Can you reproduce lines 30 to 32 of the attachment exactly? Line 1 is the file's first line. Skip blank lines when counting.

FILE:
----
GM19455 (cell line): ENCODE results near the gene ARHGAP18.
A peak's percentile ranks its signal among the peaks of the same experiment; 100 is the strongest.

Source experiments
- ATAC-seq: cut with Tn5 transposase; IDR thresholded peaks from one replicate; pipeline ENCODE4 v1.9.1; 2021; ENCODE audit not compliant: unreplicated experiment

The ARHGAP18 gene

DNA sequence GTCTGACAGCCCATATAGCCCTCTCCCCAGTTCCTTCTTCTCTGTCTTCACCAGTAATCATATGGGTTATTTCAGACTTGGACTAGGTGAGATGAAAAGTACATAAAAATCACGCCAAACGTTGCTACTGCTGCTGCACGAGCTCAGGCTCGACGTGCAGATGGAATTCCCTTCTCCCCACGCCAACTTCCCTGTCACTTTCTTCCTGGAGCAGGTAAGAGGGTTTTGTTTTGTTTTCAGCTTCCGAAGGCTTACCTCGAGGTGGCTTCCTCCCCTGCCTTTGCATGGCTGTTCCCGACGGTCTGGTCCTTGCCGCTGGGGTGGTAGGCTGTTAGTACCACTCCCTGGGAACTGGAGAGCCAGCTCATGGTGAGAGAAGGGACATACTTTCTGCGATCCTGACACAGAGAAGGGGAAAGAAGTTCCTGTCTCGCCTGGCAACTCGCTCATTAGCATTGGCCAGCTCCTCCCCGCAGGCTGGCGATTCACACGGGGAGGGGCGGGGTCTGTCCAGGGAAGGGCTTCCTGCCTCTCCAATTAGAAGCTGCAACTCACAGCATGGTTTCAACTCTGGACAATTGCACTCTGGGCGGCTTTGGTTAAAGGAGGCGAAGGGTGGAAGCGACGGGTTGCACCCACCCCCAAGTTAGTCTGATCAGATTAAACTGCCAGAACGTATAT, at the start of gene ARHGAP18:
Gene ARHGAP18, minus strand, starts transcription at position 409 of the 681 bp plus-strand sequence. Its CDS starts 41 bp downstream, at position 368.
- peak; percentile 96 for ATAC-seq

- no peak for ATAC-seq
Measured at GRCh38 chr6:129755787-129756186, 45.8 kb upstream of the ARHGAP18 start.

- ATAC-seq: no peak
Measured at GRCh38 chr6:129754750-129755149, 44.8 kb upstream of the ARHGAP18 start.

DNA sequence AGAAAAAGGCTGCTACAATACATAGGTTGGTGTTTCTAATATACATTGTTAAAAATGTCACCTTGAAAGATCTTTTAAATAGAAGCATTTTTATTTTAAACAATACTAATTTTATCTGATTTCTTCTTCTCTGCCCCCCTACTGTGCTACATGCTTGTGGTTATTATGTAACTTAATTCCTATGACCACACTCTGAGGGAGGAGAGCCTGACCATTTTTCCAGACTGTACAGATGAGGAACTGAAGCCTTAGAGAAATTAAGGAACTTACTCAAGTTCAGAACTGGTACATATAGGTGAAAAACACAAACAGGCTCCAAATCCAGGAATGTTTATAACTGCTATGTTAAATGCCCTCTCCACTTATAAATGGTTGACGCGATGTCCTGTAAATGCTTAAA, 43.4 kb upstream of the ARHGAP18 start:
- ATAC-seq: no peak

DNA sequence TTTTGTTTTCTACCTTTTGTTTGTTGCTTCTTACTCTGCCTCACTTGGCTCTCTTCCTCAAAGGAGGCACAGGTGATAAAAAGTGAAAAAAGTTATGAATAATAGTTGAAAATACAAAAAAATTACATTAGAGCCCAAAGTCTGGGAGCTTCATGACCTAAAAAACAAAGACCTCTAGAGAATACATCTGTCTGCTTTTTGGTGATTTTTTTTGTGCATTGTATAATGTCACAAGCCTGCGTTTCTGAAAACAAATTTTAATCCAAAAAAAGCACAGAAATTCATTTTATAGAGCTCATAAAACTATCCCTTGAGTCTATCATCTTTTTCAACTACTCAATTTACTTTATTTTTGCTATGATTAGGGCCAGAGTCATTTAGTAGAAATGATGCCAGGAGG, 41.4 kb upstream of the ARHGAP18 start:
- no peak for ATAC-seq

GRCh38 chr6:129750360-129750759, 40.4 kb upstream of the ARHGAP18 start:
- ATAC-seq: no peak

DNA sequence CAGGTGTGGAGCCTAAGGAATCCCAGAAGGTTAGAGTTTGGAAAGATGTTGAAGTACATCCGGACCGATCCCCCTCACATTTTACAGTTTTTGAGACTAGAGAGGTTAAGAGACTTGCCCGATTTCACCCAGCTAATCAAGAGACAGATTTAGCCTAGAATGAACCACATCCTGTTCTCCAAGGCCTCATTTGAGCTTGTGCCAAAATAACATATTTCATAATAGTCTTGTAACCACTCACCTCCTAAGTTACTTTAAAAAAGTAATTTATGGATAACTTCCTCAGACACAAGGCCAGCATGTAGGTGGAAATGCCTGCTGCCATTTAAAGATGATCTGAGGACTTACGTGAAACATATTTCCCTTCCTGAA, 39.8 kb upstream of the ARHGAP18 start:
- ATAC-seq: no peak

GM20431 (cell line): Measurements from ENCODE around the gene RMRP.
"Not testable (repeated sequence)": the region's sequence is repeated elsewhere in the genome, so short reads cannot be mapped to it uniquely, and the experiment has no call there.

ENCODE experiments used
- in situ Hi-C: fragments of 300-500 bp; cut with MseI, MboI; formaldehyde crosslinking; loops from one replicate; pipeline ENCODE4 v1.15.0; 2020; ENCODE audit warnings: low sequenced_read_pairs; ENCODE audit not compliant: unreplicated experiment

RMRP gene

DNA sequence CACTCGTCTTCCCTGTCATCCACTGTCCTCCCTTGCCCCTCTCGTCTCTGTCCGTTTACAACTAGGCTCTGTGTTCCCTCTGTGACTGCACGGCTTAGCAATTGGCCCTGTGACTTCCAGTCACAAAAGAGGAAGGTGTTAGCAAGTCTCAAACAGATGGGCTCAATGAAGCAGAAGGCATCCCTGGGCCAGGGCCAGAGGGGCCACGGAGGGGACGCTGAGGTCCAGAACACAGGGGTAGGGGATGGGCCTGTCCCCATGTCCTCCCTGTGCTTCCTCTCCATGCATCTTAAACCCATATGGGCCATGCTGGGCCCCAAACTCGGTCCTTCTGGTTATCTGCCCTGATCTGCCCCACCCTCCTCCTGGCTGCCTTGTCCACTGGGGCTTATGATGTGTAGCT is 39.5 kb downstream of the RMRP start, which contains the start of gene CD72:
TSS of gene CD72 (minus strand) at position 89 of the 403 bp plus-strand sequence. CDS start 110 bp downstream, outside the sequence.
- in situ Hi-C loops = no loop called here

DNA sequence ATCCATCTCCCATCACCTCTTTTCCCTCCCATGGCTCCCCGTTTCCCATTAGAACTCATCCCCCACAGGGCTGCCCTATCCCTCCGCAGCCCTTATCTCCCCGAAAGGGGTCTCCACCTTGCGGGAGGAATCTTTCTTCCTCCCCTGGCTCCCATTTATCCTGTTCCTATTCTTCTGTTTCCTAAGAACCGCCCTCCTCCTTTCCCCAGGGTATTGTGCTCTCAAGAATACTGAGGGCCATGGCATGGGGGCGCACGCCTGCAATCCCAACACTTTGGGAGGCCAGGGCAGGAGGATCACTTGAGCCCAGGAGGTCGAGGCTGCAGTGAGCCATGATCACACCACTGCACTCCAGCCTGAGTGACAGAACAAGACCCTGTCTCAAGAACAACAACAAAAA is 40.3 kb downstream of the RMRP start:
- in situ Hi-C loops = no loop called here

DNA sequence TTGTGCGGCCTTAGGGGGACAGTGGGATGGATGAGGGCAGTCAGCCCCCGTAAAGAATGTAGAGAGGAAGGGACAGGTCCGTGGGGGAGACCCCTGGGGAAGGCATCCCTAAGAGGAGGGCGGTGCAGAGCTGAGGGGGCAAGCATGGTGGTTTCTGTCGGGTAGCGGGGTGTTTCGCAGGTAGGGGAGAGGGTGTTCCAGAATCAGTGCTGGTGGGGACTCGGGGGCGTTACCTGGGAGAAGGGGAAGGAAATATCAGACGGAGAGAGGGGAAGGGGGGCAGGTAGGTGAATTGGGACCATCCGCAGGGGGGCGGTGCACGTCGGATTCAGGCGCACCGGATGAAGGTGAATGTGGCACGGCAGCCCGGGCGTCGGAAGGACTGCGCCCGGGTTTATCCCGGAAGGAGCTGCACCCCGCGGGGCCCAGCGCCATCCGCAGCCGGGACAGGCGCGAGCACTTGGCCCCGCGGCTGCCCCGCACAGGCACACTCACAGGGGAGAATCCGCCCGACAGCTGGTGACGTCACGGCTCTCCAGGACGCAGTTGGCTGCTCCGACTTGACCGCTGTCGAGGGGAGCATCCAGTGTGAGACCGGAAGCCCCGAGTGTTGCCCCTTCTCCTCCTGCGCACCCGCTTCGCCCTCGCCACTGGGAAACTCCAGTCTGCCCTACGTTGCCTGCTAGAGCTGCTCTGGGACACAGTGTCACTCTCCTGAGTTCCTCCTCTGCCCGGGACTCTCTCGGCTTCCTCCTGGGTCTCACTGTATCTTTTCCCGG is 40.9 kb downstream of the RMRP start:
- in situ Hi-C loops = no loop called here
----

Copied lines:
- in situ Hi-C loops = no loop called here

DNA sequence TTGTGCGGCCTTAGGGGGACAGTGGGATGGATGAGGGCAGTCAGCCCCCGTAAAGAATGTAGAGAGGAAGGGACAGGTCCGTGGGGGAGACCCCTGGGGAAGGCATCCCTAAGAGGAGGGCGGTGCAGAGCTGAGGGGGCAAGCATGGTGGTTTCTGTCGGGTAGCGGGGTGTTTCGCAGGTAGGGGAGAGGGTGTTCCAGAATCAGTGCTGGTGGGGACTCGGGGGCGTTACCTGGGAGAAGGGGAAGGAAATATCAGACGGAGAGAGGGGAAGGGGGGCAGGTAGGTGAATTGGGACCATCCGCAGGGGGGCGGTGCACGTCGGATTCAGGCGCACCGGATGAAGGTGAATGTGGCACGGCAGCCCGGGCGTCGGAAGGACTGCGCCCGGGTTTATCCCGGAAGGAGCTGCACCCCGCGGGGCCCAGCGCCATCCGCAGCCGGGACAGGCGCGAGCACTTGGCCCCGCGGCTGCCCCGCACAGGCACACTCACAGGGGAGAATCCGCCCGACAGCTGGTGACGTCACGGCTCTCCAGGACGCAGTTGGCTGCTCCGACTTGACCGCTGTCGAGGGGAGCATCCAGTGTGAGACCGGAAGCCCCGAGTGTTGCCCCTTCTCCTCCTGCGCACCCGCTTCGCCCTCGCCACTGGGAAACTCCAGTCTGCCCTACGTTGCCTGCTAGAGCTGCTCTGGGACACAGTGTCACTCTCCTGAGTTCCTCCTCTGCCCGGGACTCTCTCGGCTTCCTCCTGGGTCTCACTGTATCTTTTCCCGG is 40.9 kb downstream of the RMRP start:
- in situ Hi-C loops = no loop called here